“Scare Quote”

dogQuotation marks sometimes alert readers that the writer is using a word or words in a special or unusual way. The nickname for this usage is “scare quote.”

In the sentence below, the words in quotation marks comprise a scare quote:

Tuesday’s all-night debate was another clear opportunity to end the war, yet Senate Minority Leader Mitch McConnell called it a “publicity stunt.”

At first glance, it seemed to me that this scare quote wasn’t necessary because there’s nothing unusual about the term publicity stunt. On the other hand, as Amy Einsohn writes in The Copyeditor’s Handbook, “…Double quotations marks may also be used to indicate that a word or phrase is being used ironically.”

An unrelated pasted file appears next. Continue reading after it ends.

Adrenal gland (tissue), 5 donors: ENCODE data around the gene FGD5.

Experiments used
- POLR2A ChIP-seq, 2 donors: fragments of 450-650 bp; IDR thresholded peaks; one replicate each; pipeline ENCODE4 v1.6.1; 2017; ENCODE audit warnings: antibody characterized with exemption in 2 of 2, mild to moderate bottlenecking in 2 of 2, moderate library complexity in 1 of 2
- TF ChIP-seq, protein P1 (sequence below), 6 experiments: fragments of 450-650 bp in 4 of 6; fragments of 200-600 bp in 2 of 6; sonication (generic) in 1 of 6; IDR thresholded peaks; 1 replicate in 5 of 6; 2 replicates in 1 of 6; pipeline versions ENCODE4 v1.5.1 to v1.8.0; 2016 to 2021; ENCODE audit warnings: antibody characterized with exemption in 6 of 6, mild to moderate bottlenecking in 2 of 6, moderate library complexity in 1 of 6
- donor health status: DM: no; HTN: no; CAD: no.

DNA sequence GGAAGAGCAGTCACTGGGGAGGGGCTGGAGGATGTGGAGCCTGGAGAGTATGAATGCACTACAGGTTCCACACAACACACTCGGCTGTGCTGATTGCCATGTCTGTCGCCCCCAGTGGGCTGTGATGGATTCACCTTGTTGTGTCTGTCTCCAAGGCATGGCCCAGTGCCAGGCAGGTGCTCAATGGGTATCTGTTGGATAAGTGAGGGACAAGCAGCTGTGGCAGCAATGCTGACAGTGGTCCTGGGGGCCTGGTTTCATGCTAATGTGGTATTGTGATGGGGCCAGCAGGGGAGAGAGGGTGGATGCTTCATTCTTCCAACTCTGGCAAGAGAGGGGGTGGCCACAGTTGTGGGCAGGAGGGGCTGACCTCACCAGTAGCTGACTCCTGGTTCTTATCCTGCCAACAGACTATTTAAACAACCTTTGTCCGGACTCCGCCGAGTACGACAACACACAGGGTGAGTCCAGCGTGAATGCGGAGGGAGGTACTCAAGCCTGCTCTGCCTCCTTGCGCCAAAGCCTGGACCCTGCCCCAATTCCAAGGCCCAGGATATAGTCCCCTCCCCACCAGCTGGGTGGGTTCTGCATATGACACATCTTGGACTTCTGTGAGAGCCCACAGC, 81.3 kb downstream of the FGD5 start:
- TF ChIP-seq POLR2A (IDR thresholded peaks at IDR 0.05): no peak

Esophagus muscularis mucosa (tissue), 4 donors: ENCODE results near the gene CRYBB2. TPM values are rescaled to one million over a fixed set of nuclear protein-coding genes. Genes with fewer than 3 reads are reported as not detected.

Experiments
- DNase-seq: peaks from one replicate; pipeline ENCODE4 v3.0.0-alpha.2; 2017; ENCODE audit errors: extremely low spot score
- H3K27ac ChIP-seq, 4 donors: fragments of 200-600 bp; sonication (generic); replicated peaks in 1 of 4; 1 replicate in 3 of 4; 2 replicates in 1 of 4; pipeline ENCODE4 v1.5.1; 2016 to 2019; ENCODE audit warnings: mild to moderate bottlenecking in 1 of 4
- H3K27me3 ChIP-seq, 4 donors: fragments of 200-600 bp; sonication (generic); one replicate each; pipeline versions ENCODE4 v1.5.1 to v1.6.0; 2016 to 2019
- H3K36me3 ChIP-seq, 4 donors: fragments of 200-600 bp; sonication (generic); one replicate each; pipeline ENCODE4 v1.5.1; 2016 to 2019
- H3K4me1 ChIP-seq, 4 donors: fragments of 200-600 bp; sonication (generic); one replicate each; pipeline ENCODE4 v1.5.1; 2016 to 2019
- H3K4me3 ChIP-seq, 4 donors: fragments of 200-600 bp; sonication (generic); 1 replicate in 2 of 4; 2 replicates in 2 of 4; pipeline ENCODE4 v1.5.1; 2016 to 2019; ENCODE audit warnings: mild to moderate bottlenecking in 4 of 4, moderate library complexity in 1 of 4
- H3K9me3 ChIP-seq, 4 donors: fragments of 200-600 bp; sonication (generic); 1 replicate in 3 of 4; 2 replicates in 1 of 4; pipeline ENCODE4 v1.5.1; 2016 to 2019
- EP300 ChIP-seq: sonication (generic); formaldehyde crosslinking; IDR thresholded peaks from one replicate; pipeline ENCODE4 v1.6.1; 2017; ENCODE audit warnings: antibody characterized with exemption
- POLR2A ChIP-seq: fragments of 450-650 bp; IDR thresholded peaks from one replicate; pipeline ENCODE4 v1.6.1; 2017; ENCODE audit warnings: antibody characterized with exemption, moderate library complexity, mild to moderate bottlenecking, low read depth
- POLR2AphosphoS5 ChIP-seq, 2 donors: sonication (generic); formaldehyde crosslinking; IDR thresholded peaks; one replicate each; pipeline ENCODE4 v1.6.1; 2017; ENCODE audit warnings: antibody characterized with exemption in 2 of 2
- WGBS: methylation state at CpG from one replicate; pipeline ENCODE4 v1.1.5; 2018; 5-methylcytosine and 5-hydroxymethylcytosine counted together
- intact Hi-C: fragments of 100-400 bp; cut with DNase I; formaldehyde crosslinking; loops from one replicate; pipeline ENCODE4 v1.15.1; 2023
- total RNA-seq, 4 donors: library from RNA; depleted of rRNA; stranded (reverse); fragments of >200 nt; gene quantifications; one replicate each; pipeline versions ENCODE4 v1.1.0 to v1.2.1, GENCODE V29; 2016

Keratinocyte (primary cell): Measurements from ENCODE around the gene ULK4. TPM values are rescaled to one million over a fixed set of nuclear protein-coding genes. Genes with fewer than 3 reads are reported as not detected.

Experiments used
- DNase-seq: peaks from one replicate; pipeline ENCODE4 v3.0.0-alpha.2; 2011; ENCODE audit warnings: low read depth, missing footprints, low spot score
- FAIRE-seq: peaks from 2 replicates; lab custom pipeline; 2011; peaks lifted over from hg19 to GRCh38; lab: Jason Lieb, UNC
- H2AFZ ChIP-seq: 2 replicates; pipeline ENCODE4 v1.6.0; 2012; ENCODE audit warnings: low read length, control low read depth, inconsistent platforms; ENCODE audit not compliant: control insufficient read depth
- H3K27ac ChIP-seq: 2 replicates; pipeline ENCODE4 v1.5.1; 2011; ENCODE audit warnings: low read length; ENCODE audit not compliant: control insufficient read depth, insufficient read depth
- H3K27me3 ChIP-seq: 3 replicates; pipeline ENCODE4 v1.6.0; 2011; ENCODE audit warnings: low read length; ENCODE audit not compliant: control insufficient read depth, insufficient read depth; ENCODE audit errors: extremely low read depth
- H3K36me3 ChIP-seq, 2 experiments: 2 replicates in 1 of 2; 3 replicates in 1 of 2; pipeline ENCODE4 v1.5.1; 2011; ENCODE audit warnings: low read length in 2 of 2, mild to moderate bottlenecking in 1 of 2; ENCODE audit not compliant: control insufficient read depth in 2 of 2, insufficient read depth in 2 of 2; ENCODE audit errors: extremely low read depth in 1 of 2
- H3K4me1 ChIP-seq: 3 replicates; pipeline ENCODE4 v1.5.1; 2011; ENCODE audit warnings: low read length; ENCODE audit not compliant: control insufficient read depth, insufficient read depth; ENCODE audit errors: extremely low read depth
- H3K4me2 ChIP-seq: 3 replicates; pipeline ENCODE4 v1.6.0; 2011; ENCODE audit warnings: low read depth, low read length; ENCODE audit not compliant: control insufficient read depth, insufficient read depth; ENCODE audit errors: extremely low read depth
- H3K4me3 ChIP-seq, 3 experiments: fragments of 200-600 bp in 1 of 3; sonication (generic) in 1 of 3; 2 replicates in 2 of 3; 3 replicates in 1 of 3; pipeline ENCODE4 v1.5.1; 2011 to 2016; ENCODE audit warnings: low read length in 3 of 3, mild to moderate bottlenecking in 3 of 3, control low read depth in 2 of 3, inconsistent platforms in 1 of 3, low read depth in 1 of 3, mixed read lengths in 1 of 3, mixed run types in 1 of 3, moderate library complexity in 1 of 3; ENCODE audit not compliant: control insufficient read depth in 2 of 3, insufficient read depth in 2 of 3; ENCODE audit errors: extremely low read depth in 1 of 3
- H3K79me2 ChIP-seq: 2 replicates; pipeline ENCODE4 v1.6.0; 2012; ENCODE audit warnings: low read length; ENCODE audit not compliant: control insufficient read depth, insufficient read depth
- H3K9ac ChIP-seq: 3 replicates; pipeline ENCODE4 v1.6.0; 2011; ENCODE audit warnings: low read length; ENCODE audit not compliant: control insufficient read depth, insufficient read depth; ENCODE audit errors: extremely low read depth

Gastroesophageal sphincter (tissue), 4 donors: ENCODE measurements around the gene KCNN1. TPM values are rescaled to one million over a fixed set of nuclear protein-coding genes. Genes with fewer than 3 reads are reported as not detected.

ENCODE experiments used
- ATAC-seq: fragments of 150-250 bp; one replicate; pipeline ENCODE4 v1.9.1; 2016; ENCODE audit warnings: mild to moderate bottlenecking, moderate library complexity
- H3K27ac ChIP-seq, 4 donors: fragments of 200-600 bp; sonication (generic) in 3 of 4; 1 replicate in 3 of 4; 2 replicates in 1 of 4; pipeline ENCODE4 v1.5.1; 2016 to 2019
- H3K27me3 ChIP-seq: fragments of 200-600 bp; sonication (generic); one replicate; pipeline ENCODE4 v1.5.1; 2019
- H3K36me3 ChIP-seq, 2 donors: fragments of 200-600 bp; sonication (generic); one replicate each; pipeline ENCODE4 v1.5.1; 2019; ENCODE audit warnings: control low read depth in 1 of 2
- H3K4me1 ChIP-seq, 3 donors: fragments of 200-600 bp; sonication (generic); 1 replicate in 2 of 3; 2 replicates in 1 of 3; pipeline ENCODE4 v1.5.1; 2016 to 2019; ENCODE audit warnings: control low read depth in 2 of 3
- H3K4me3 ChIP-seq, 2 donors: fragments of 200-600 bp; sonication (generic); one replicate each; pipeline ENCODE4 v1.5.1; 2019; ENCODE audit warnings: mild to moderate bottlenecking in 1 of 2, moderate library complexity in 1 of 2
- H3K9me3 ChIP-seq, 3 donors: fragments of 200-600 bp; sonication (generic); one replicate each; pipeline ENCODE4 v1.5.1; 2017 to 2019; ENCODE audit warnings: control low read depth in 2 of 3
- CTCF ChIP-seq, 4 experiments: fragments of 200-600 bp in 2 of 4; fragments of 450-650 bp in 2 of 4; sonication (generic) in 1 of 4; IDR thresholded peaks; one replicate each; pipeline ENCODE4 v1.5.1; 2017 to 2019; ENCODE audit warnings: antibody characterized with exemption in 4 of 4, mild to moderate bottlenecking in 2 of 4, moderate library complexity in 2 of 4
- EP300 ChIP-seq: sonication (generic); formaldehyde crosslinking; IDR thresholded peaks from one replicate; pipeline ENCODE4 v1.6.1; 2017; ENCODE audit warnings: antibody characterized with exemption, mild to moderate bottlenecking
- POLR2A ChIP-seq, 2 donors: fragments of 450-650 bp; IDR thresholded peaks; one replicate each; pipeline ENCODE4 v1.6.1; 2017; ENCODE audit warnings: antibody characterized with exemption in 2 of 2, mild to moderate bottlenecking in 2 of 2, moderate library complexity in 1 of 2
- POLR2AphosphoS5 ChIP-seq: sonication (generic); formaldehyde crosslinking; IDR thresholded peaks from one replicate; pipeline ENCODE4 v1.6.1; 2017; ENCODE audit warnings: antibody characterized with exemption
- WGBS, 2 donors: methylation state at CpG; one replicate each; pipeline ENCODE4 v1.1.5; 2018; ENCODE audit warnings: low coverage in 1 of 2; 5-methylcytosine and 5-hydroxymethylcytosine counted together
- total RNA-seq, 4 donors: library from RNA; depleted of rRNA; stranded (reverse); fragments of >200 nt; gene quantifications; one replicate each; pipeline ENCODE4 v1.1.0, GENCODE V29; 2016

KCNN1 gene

In that case, the author of the sample sentence above used the scare quote appropriately: to  convey his/her view that labeling an all-night debate to end the war as a publicity stunt is absurd.


Tara Treasurefield

Treasurefield Communications


About 123clear

I translate foggy information into plain English.
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